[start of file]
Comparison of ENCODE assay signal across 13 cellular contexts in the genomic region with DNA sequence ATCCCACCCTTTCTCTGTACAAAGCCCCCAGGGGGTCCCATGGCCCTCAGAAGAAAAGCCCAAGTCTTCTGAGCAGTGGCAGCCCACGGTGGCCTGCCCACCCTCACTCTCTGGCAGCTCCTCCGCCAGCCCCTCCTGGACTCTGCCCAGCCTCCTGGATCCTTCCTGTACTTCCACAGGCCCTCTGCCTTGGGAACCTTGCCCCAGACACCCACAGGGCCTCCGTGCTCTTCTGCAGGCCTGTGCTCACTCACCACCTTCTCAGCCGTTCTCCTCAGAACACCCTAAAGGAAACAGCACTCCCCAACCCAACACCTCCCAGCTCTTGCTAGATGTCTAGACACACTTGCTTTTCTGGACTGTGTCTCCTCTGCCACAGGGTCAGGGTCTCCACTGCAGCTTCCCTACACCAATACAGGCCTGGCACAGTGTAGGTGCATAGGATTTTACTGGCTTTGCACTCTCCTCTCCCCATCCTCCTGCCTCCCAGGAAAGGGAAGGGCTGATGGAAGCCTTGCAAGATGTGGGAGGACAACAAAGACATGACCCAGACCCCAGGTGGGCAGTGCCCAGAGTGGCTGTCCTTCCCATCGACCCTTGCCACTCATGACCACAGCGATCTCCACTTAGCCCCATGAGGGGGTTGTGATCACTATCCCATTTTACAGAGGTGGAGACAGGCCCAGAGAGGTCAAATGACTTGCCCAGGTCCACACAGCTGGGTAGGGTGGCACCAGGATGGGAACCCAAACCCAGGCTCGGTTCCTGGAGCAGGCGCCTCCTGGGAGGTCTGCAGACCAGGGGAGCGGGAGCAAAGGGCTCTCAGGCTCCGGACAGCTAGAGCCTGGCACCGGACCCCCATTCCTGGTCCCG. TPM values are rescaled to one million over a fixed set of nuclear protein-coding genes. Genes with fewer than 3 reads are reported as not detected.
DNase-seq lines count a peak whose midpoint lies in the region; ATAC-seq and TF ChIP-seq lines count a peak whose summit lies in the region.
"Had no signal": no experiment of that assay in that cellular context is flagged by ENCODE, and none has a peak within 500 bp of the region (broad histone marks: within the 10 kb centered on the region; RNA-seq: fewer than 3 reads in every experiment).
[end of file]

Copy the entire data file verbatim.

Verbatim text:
Comparison of ENCODE assay signal across 13 cellular contexts in the genomic region with DNA sequence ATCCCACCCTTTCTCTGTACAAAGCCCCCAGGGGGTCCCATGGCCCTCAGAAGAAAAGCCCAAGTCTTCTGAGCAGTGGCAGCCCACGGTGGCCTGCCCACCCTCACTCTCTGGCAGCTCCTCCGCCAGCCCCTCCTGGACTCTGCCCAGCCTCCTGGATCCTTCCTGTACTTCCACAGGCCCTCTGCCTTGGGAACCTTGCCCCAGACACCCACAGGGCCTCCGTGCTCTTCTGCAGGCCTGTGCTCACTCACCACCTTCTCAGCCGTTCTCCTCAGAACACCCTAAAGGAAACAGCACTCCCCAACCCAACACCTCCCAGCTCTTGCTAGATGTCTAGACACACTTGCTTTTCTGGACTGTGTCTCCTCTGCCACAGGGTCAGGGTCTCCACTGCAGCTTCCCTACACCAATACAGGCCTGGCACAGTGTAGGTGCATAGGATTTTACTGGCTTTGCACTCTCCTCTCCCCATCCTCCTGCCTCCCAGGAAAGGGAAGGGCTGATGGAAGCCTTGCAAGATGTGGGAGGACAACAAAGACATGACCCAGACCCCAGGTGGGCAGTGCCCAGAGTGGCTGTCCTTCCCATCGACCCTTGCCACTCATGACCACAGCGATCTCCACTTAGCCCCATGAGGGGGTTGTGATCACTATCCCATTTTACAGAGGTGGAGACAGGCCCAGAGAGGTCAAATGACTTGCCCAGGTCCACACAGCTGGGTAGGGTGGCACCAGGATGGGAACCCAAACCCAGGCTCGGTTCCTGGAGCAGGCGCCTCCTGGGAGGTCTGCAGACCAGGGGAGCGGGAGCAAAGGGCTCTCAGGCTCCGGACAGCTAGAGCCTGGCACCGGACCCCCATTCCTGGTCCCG. TPM values are rescaled to one million over a fixed set of nuclear protein-coding genes. Genes with fewer than 3 reads are reported as not detected.
DNase-seq lines count a peak whose midpoint lies in the region; ATAC-seq and TF ChIP-seq lines count a peak whose summit lies in the region.
"Had no signal": no experiment of that assay in that cellular context is flagged by ENCODE, and none has a peak within 500 bp of the region (broad histone marks: within the 10 kb centered on the region; RNA-seq: fewer than 3 reads in every experiment).